2. The story could be said to express Lawrence's Bataillean belief in reaching the sacred through sacrifice quite literally. George Bataille (1897-1962), a French philosopher, compared eroticism and death: "in sacrifice, the victim is divested not only of clothes but of life (...) The victim dies and the spectators share in what his death reveals  (...) This sacredness is the revelation of continuity through the death of a discontinuous being to those who watch it as a solemn rite. A violent death  disrupts the creature's discontinuity."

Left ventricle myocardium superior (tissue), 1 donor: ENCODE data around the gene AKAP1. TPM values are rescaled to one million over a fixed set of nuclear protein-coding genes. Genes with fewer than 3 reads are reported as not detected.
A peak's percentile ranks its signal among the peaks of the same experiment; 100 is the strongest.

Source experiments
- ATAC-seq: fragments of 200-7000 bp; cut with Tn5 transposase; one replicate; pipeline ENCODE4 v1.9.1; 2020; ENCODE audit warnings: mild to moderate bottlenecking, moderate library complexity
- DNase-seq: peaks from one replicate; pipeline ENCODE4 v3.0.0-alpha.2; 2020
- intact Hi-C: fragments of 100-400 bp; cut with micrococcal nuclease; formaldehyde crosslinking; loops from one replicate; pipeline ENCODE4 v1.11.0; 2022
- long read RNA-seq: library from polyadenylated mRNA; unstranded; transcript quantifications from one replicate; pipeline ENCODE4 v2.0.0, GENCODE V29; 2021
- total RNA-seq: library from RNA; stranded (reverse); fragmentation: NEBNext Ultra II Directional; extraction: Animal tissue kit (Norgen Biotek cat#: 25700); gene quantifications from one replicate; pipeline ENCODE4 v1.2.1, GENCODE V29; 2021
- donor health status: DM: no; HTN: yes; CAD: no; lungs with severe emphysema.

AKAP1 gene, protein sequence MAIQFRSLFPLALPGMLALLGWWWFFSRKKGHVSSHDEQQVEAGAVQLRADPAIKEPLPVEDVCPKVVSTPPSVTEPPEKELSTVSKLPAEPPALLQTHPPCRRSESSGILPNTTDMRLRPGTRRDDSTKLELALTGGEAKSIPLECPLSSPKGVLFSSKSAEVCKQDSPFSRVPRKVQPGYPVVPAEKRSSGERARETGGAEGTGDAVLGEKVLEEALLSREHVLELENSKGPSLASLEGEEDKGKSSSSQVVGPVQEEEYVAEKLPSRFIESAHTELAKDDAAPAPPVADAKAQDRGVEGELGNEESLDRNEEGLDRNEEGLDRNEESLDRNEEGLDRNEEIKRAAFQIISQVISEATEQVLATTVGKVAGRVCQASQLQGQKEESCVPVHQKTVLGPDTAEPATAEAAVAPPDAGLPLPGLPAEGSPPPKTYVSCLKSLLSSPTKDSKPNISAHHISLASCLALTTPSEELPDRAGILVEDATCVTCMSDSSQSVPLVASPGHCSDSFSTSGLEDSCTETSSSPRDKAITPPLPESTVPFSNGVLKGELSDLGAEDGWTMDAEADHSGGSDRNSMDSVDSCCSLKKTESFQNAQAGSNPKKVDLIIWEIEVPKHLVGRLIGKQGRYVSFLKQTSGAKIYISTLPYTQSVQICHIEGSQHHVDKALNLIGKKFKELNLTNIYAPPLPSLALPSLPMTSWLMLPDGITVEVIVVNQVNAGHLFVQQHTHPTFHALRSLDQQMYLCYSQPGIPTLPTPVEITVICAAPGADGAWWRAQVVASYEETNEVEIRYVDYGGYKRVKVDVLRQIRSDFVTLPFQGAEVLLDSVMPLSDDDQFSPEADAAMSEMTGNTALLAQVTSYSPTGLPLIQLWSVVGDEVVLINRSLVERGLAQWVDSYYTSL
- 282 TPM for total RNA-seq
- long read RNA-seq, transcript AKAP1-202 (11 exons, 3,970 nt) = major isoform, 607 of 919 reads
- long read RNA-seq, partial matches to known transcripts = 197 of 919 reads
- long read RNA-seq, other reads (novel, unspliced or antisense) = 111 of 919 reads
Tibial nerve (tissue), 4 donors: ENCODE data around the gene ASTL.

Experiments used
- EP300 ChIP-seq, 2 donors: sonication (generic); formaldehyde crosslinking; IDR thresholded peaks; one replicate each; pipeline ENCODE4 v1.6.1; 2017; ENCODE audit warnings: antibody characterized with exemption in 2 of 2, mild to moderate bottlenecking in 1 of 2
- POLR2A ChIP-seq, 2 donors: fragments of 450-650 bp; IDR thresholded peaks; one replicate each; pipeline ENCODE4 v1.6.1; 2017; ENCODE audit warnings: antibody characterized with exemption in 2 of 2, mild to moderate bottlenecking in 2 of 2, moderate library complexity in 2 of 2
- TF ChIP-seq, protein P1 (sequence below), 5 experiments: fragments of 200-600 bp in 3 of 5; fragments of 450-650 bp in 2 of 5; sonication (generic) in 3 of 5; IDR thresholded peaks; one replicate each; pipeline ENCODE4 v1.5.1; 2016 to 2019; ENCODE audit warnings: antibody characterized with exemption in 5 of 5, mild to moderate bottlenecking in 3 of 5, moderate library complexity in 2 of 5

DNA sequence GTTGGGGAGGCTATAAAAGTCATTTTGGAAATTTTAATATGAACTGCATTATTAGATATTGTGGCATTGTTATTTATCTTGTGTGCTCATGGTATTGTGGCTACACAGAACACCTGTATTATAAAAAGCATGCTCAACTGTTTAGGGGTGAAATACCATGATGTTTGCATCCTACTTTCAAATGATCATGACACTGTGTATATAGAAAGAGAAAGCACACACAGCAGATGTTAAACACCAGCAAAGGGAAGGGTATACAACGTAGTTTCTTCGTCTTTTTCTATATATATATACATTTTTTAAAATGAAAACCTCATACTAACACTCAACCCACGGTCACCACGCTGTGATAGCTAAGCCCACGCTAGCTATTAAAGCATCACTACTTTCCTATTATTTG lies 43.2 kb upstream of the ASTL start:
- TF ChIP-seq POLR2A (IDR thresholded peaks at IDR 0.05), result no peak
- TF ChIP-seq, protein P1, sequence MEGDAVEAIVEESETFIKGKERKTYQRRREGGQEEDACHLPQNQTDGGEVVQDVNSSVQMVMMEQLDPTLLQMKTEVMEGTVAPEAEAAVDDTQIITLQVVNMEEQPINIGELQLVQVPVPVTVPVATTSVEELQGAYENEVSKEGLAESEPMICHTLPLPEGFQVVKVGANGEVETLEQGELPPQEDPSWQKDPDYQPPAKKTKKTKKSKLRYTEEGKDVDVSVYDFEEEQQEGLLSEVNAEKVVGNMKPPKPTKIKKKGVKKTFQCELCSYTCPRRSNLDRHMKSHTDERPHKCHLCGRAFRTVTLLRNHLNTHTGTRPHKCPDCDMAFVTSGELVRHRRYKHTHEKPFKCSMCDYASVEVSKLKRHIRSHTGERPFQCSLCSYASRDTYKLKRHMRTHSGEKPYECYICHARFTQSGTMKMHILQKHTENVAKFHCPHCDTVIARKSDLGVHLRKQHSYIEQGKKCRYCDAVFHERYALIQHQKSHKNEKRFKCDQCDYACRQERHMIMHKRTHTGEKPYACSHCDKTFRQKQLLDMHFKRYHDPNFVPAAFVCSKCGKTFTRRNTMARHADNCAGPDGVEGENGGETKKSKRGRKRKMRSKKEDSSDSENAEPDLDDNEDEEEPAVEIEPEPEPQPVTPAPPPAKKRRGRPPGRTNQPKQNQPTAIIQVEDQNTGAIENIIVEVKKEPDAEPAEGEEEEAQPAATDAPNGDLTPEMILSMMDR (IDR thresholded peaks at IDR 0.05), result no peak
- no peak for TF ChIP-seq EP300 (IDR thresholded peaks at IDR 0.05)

According to this, the ritual death of the woman can be seen symbolically as passage to 'continuity', to the dissolution of the self within the other. Mystical experience, not the annihilation. 


3. It is not simply a psychological study of a woman disappointed with what her life has become: it is about processes of devolution; one individual, the other cultural, that reinforce one another. So, it is as much about the cultural process as the individual one! Lawrence describes the decline of an Indian culture, its loss of faith in the power of its traditional ways, and its coming to blame the white for all that has gone wrong as much as an individual drama of the women dissatisfied with her life. Each of them look to the other for 'salvation' which express desperation and futility of their situation.